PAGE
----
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Pentagon: No life-threatening injuries for troops wounded in apparent insider attack

March 20, 2017 (Photo Credit: DoD)
Three American soldiers wounded Sunday in an apparent insider attack on Camp Antonik in Afghanistan's Helmand province did not sustain life-threatening injuries, a Pentagon spokesman said. 

“The three U.S. wounded in action are doing fine, none of those injuries are life threatening,” Navy Capt. Jeff Davis told reporters at the Pentagon Monday.

The soldiers were wounded when they came under attack from an Afghan soldier around noon on Sunday, according to Navy Capt. William Salvin, a spokesman for U.S. Forces Afghanistan.

Several questions remain unanswered about the incident, including the gunman's identity, the military unit he was affiliated with, and whether the incident was a mistake, as some Afghan officials have said, or an insider attack.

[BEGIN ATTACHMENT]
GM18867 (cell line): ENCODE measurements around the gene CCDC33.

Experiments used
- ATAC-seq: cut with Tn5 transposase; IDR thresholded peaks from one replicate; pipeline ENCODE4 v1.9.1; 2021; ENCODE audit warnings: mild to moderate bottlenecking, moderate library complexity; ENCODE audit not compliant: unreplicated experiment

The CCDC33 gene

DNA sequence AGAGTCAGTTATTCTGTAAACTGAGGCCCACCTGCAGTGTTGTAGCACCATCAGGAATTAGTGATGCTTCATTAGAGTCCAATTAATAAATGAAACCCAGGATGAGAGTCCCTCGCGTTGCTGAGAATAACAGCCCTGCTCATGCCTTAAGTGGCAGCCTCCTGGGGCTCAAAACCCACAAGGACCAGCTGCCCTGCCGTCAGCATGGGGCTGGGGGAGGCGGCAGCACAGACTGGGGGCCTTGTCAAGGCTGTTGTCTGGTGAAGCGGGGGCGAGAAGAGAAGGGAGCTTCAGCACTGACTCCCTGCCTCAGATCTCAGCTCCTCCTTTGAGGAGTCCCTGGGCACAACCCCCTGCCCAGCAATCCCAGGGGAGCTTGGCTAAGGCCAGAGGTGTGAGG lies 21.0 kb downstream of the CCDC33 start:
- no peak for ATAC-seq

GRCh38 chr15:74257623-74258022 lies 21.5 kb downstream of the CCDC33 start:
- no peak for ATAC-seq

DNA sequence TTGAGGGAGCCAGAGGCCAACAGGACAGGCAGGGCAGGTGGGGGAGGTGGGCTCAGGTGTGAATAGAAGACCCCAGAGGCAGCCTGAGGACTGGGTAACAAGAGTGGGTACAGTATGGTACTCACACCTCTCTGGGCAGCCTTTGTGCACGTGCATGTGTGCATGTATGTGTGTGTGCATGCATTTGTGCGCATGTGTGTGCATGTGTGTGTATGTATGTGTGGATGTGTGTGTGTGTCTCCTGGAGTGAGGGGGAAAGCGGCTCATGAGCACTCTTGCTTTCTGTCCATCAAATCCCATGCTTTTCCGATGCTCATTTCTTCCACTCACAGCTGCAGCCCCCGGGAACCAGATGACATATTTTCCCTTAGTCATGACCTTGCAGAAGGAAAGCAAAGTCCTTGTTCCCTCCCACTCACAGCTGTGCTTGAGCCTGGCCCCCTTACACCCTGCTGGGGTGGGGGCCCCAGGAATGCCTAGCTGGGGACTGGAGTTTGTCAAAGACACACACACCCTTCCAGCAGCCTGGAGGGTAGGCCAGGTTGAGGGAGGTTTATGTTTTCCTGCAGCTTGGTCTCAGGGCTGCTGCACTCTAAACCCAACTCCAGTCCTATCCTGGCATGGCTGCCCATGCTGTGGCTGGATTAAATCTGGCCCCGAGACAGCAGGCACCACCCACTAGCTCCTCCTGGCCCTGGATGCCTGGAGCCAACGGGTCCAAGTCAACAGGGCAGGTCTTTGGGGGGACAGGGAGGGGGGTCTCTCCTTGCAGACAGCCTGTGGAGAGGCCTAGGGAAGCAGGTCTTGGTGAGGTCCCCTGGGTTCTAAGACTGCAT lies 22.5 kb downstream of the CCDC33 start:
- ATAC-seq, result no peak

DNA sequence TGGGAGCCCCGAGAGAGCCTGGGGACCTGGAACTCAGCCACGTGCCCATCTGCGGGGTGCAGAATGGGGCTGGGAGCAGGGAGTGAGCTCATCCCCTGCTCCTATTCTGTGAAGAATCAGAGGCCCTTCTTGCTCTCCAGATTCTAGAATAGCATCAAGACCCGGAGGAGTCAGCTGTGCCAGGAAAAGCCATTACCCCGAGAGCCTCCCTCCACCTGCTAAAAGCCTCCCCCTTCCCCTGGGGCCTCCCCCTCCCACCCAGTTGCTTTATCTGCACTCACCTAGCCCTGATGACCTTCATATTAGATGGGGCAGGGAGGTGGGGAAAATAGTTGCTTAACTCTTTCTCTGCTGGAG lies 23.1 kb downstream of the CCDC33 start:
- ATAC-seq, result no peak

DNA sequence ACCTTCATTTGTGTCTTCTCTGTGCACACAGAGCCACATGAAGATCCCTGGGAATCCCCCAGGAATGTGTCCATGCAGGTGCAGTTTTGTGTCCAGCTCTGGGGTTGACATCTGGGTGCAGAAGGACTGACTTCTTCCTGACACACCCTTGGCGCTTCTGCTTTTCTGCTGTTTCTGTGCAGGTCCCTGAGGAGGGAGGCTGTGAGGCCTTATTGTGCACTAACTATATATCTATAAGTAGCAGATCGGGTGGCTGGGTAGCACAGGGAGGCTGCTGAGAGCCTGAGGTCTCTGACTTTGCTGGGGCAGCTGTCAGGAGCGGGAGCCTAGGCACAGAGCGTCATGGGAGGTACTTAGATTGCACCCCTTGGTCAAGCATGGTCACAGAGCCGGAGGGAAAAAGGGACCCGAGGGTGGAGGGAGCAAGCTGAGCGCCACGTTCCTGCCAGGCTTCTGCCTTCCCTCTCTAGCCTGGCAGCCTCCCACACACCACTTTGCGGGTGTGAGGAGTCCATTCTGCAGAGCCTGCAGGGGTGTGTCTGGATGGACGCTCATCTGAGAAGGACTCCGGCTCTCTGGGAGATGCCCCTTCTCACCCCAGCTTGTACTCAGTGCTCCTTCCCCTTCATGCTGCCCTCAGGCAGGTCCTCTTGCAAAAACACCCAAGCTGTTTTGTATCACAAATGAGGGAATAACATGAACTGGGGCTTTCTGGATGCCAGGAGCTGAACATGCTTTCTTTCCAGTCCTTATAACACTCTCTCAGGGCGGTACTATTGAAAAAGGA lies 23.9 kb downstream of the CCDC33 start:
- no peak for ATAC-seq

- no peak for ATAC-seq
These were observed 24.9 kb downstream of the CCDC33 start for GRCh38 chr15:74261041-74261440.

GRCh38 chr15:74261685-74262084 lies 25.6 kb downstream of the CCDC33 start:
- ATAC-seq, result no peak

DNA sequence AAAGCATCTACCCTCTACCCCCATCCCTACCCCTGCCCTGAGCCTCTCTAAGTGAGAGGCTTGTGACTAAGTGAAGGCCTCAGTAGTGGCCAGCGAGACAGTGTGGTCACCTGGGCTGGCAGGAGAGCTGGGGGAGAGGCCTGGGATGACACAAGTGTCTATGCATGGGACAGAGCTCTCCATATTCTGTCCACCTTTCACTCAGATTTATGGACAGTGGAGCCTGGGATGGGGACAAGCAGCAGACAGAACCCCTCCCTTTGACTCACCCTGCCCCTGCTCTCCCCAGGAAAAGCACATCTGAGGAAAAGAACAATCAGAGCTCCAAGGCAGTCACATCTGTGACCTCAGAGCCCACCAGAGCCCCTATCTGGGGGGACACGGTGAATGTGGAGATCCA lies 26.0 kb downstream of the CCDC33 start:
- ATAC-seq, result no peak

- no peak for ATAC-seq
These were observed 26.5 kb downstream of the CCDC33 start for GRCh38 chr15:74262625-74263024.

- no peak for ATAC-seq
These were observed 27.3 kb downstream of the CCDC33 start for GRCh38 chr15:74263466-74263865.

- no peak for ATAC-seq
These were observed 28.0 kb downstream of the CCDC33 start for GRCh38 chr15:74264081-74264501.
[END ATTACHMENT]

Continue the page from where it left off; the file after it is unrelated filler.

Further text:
“It is under investigation,” Davis said, but he added that the incident appeared to look like an accident.

Salvin on Monday followed up by saying the incident is under investigation, "and we are not yet at the place where we have determined motive. Beyond that, we'll let the investigators do their work, and we'll let you know what they find at the appropriate time."

Camp Antonik is a smaller U.S. compound located on the larger Camp Shorabak, an Afghan military base housing Afghan commandos and the 215th Corps along with the 505th Zone National Police. The base is adjacent to what was once Camp Bastion and Camp Leatherneck, the U.S. and British military compounds that once housed thousands of U.S. Marines and British troops during the height of the military campaign in Helmand Valley.

The threat of insider attacks is still a serious threat in Afghanistan, and “we are going to look at this very closely, we are very cognizant of the threats of insider attack, and we will look very hard at our force protection measures to account for that," Davis said. 
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